Early BPA Exposure May Up Subsequent Prostate Cancer Risk
In vivo BPA exposure tied to increased incidence of prostate intraepithelial neoplasia, adenocarcinoma
MONDAY, Jan. 13, 2014 (HealthDay News) -- Exposure to bisphenol A (BPA) may increase the risk for prostate cancer later in life, according to an experimental study published online Jan. 1 in Endocrinology.
It has been shown in rodent models that early-life exposure to BPA reprograms the prostate and increases its susceptibility to hormonal carcinogenesis. Gail S. Prins, Ph.D., from the University of Illinois at Chicago, and colleagues utilized human prostate epithelial stem-like cells cultured from prostates of young, disease-free donors to examine whether the human prostate is similarly sensitive to BPA.
The researchers found that BPA correlated with elevated self renewal of stem-progenitor cells and with expression of stem-related genes in a dose-dependent manner. Robust induction of p-Akt and p-Erk was seen at 15 minutes, with equimolar membrane-initiated signaling from 10 nM BPA and estradiol-17β. There was a significant increase the incidence of prostate intraepithelial neoplasia (HG-PIN) and adenocarcinoma in oil-fed controls, compared with in vivo BPA-exposed grafts (13 percent versus 33 to 36 percent; P < 0.05). Continuous developmental BPA exposure via in vitro and in vivo treatment correlated with further increased HG-PIN/cancer incidence to 45 percent (P < 0.01).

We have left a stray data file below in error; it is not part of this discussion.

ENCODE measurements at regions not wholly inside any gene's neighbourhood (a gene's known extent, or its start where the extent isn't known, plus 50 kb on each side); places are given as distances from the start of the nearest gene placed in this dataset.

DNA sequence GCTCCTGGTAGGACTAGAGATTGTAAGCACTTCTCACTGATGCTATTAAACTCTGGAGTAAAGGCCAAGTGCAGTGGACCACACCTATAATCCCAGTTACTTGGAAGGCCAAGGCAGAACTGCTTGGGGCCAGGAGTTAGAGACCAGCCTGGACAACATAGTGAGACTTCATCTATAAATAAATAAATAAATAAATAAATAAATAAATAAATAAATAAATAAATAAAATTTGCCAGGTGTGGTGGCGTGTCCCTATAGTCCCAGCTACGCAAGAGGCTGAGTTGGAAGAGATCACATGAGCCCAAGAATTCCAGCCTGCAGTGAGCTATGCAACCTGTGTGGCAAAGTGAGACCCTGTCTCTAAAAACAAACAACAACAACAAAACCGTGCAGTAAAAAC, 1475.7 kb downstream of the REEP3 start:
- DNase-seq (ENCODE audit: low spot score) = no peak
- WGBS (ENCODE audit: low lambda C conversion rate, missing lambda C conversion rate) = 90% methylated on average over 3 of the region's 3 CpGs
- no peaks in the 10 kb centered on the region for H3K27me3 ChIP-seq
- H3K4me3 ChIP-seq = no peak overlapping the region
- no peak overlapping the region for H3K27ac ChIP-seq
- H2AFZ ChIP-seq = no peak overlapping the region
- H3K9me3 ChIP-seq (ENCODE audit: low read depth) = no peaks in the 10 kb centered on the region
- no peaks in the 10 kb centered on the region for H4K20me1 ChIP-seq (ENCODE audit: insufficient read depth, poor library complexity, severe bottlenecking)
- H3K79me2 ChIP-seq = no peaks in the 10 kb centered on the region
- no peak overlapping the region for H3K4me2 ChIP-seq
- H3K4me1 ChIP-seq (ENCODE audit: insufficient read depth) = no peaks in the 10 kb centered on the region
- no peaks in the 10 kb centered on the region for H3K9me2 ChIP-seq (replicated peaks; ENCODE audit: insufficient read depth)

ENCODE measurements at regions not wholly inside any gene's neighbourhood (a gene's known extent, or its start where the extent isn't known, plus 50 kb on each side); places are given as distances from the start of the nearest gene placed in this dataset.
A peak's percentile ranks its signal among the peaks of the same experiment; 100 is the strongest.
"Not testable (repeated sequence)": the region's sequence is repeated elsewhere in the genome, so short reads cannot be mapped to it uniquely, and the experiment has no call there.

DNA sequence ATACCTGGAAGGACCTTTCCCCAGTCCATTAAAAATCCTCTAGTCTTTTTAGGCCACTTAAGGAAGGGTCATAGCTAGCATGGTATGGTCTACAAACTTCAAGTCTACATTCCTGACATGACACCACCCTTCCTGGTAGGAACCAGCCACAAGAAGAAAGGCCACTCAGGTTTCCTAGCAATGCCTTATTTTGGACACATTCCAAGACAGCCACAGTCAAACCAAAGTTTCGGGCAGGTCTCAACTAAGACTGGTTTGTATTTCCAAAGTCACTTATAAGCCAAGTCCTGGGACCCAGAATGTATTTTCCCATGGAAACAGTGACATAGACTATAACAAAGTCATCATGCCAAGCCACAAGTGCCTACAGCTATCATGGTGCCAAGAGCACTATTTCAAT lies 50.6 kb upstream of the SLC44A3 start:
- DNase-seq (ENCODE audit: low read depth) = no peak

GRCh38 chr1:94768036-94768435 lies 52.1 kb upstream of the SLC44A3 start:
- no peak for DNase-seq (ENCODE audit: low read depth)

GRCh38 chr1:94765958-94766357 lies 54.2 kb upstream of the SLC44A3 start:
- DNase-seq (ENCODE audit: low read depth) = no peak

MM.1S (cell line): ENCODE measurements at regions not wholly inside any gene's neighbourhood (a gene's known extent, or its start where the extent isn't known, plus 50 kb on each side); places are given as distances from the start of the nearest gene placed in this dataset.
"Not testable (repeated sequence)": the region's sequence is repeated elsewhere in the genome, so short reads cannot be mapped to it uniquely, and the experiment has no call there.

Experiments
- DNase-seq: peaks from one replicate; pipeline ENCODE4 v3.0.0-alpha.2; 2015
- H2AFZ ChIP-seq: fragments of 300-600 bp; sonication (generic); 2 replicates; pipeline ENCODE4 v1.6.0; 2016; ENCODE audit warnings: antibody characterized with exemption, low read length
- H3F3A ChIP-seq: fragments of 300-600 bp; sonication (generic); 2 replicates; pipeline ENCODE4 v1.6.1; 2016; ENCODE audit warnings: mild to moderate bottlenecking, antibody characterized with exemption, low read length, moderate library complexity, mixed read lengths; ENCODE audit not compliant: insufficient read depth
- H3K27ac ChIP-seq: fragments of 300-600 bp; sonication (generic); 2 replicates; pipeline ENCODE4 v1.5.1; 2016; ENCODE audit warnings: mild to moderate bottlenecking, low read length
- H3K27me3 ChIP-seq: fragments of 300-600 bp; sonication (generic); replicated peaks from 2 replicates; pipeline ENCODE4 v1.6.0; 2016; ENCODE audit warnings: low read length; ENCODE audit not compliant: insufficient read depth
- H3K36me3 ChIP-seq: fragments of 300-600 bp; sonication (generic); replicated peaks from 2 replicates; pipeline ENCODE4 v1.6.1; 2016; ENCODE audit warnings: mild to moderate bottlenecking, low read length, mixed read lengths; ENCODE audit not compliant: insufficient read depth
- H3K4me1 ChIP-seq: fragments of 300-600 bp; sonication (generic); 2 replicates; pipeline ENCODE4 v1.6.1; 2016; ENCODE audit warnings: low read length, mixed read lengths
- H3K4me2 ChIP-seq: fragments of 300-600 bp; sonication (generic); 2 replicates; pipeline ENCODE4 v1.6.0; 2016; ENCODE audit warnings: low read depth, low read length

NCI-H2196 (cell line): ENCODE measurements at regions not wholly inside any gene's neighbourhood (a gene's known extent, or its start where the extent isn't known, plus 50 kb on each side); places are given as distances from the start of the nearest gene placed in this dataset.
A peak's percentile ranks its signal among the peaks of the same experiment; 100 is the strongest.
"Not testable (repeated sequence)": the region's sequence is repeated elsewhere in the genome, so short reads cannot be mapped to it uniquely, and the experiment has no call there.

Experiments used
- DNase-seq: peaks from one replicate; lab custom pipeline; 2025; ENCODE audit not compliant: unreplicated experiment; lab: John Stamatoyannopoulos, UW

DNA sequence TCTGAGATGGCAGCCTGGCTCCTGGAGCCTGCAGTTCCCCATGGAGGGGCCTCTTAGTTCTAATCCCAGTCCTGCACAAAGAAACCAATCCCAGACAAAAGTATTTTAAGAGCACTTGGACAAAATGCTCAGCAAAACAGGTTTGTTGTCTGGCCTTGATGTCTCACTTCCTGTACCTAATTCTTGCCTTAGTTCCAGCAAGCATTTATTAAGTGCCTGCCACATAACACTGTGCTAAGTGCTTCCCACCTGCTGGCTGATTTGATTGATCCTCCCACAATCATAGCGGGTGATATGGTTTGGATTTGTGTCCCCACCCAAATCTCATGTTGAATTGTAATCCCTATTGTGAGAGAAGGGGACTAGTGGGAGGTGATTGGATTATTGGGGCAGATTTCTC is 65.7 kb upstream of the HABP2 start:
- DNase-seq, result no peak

"Together, the present findings demonstrate that human prostate stem-progenitor cells are direct BPA targets and that developmental exposure to BPA at low doses increases hormone dependent cancer risk in the human epithelium," the authors conclude.